“I want to make sure that students who are currently attending a virtual charter school or who have enrolled during the current open enrollment period can continue to attend that school without interruption while we study those issues,” Doyle said.
State Rep. Brett Davis (R-Oregon) worked on the compromise legislation. The bill, he said, would have taken care of all the court’s issues–defining a virtual charter school and outlining the requirements needed to keep such a school in compliance with state law. But it did not include Doyle’s required cap.
“We did have a great compromise,” Davis said. “We tried to make it match traditional schools, mirroring the number of hours in school, the ability to have teacher contact–all of that. We were happy to put those things in because virtual schools were already doing it. Unfortunately, Doyle said he won’t sign it unless we put a cap on enrollment.”
Excluding Poor Kids
That is something Davis is not willing to do, because a cap would cripple schools such as WIVA. Moreover, it would limit options for students who just can’t succeed in a traditional school setting, he said.
“For one of the first times in our state history we are going to be denying people access to public education,” Davis said. Parents like having the choice of online learning–and if public funding of virtual schools becomes limited, the demand for them will be so great that private organizations will step in to run them. But that will make the cost go up, Davis said.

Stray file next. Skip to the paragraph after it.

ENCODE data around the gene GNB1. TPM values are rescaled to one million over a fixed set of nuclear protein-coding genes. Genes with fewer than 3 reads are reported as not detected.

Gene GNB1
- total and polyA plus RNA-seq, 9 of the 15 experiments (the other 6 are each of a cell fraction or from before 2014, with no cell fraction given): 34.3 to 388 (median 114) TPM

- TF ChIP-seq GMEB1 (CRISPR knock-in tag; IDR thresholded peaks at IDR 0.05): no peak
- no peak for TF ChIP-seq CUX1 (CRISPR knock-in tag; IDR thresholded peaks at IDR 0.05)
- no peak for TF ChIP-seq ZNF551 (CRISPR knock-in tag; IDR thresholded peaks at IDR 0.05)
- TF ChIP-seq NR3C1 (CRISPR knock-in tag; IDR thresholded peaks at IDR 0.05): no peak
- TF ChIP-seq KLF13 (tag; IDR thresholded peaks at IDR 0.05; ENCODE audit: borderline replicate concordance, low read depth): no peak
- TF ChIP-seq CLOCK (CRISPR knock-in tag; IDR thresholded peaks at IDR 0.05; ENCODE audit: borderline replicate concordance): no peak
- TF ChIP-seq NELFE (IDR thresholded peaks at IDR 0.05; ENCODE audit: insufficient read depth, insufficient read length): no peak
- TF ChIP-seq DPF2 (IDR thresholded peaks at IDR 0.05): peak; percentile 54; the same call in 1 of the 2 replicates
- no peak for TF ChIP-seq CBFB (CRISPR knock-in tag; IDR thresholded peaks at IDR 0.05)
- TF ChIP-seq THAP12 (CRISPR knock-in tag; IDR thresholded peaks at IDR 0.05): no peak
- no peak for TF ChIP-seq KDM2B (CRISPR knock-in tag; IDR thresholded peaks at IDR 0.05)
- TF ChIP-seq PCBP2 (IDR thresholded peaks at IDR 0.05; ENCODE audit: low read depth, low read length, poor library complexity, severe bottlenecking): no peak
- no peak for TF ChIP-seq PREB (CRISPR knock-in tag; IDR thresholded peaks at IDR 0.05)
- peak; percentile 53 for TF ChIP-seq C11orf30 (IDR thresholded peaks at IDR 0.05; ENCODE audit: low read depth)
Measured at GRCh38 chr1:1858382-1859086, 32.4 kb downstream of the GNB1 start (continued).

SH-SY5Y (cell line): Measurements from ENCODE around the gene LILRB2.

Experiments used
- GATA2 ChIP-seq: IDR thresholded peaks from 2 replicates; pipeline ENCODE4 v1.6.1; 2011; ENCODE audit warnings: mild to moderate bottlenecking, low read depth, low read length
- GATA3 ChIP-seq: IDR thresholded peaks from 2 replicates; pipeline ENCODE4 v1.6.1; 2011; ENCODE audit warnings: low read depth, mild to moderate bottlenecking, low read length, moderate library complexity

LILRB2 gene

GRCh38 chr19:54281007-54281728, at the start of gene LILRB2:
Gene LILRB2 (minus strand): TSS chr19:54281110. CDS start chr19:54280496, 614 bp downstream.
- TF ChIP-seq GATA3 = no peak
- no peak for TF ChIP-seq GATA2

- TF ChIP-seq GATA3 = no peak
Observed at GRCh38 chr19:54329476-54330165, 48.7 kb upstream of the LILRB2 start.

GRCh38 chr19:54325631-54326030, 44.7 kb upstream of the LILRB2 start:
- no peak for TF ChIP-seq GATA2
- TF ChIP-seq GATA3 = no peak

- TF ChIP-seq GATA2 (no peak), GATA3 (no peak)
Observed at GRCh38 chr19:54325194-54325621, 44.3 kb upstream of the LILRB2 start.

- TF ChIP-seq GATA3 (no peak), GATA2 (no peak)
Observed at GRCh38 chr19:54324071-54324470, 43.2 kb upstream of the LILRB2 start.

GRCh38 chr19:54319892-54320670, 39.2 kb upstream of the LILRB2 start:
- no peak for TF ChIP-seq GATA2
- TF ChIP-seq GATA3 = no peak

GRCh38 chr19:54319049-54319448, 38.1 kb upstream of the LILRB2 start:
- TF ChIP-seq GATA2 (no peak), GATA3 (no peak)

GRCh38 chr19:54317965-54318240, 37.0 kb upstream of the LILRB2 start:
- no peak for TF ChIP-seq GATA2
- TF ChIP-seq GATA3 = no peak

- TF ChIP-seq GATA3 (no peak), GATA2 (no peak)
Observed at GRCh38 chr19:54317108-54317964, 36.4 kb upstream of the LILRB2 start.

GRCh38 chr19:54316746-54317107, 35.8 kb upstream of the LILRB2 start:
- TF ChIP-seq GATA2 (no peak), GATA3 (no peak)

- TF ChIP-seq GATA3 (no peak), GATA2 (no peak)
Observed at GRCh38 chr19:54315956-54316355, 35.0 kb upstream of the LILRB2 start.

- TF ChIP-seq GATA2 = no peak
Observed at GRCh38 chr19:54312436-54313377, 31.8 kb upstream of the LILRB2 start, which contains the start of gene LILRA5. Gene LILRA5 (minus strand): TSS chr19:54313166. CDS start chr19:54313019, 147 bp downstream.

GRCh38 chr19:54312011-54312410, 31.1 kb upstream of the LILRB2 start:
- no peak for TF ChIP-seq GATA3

“Then only wealthy families will be able to afford the option,” Davis said. “[Doyle] is cutting off low-income families.”
Patrick agreed, saying virtual schools give parents an effective and necessary option to meet the educational needs of their kids.
“[WIVA] has a higher rate of success than [a traditional] public school–they have an innovative model,” Patrick said. “If the legislation doesn’t go through, it will be an issue for all the virtual schools in Wisconsin.”
While the Wisconsin court decision will not affect the 17 other states with virtual academies, it could prompt unions in those states to scour their own states’ laws to come up with similar challenges–creating confusion about what defines online learning.
Davis said if Doyle doesn’t sign the compromise into law, the legislature could attempt a veto override, but he’s not sure there is enough support.
“If that doesn’t work, it will essentially go back to the court,” Davis said. “The Wisconsin Supreme Court could decide to take it up and overturn it.”
Unless that happens, the state’s virtual academies are in danger of losing funding as of July 2008, compromising students’ educational choice–which Davis said would be a tragedy.
Wendy Cloyd ([email protected]) writes from Alaska.
For more information …
“Doyle wants cap, study on virtual schools,” by Steven Walters, Milwaukee Journal Sentinel, February 19, 2008: http://blogs.jsonline.com/allpoliticswatch/archive/2008/02/19/doyle-wants-cap-study-on-virtual-schools.aspx